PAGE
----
Xoloitzcuintli Standard pedigree
Xoloitzcuintli (Mexican Hairless) Puppy For Sale in SAN MARCOS, CA

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Ad ID: ADN-19930
Times Ad Viewed: 113 times
Date Listed: 11/28/2016
Date Expires: 12/28/2016

not-verified Owner Information

Seller Name: Renata
Location: SAN MARCOS, CA 92078


Breed: Xoloitzcuintli (Mexican Hairless)
Price: $600
Gender: Male Male
Nickname:

XolosMex

Age: 13 Weeks Old
Color/Markings: Black
Size at Maturity: Large
Champion Bloodlines: Yes Yes
Availability Date: 11/06/2016
Shipping Area: Worldwide
Payment Method: Paypal, Cash
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Tags: xolopedigreehairlessxoloitzcuintli

Description:

Xoloitzcuintli size standard (46-60 cms) coated variety, male, FCI pedigree, microchip, DNA, excellent conformation, ideal for companion and watchdog.

Items Included: Current vaccinations, veterinarian examination, health certificate.

Xoloitzcuintli (Mexican Hairless)

A.K.A. : Tepeizeuintli, Mexican Hairless, Xoloitzcuintle, Xolo
Overview: The Xoloitzcuintle was used by ancient Aztecs for a variety of purposes including bed warmer on cold nights, warmth for pain relief, food and sacrifices to their gods. The breed has been around since about the year 300 and is still a good companion. The breed comes in three sizes and two coat varieties (both born in the same litter), thus providing prospective owners with many choices. At 18” to 23” at the shoulder, the Standard is the largest size. That size makes for an impressive guardian of the home and family. The Miniature is 14” to 18” – this size is often known as the “clowns” of the breed. As a family pet, they are an ideal size – large enough to play with the children, small enough to be picked up when convenient and fit comfortably on a sofa with the family. The Toy at 10” to 14” is the perfect size for apartment dwellers and those wanting a lapdog. People with allergies can often live comfortably with a Xolo – although each person is different and it must be considered on a case-by-case basis. Because of their keen intellect, ease of care, and eye-catching primitive appearance, the Xolo is gaining more popularity as a choice for a family pet in the United States.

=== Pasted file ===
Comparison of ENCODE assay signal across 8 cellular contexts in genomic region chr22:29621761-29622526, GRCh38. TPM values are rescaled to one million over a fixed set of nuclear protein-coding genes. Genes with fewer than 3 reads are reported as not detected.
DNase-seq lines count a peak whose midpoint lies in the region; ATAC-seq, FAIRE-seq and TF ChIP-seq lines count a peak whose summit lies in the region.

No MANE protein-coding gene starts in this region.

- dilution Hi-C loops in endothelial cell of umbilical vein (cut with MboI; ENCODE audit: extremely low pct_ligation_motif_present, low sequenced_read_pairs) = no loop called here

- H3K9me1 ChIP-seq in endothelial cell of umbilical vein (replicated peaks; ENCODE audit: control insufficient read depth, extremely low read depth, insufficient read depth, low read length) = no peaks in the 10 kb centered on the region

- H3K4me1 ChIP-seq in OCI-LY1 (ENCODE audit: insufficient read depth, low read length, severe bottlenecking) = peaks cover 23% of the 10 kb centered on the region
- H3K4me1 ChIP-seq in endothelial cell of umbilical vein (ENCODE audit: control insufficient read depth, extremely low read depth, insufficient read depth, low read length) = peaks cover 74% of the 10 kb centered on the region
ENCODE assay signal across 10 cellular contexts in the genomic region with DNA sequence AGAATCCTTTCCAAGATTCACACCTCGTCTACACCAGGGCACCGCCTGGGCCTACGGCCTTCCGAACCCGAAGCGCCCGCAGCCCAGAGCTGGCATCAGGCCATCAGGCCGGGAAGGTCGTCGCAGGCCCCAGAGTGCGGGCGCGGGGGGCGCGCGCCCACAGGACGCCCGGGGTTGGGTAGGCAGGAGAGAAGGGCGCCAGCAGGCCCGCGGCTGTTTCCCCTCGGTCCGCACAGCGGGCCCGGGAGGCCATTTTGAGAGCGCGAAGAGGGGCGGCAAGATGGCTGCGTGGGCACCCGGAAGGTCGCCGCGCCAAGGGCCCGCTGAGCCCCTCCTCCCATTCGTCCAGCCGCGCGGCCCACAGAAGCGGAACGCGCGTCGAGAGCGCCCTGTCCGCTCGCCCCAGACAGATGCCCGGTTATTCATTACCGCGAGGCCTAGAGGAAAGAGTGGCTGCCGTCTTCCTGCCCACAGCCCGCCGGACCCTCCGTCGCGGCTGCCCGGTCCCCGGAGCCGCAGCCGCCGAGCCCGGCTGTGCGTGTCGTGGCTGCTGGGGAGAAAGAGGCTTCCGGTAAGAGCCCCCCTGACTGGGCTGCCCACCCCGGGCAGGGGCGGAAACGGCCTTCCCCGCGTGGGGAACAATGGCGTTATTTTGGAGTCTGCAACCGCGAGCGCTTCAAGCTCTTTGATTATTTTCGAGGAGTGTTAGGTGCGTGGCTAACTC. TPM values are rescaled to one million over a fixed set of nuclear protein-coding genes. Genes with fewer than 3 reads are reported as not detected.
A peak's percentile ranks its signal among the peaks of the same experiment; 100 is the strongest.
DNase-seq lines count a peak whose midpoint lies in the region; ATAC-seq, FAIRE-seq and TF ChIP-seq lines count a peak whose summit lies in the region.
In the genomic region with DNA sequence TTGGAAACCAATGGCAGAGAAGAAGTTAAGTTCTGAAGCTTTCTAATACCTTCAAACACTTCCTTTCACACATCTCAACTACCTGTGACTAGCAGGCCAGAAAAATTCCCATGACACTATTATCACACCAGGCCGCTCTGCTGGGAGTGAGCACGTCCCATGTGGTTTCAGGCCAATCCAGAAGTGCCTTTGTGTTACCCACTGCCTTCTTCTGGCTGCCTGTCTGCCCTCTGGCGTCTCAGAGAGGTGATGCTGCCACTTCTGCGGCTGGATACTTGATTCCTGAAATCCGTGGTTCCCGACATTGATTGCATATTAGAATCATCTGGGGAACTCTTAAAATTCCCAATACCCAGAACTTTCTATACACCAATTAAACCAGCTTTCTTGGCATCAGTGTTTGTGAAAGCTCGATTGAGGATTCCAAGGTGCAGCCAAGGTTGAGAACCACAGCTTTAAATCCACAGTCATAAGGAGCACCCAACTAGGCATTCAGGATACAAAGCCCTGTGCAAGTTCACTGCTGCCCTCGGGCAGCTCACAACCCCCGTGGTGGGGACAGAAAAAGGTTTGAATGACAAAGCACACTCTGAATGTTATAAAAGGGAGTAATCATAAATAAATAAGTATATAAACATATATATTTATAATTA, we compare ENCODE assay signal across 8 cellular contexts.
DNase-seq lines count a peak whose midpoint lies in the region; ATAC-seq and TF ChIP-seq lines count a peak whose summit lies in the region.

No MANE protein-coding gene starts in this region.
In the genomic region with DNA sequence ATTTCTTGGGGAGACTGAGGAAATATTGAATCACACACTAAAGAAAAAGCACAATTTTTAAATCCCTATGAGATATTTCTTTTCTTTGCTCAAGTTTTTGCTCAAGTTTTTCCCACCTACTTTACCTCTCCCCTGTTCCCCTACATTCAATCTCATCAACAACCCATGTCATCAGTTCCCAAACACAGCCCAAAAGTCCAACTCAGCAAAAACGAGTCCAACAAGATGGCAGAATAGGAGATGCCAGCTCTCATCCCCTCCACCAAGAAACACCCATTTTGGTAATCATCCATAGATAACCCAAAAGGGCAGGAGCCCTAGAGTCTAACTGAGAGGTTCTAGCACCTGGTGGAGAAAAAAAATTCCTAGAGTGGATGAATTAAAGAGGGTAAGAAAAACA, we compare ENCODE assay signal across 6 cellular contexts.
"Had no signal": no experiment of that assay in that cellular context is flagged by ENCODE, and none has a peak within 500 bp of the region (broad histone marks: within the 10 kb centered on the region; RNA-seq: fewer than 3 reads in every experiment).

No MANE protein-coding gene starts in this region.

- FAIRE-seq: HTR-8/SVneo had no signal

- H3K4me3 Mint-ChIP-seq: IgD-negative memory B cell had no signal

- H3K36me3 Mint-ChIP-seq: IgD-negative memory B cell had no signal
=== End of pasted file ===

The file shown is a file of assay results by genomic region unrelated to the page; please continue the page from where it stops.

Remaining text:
Breed Group: Southern
Weight (lbs): 9-31
Height (in): 10-23
Colors: black, gray, bronze, coffee, reddish gray
Coat: black, gray, bronze, coffee, reddish gray
Character: The Xoloitzcuintle is calm, intelligent and adapts to a variety of living situations.
Temperament: The Xoloitzcuintle is good with gentle children. They will get along with other dogs, if they are raised together.
Care: The skin should be washed regularly with a gentle soap. Use lotion to prevent the skin from becoming dry. Sunscreen should be used if the dog will be out in the sun.
Training: The Xoloitzcuintle is fairly easy to train.
Activity: The Xoloitzcuintle doesn't need too much exercise. They like taking walks, but are just as happy to play in the yard.
Country of Origin: Mexico
Health Issue: prone to sunburn and dry skin
Life Expectancy: 12-15

More About Xoloitzcuintli (Mexican Hairless) Breed

Before getting a new puppy, make sure you are prepared to share your life with a new family member for the next 15 or more years! Owning a dog is a big responsibility!

Questions You Should Ask the Breeder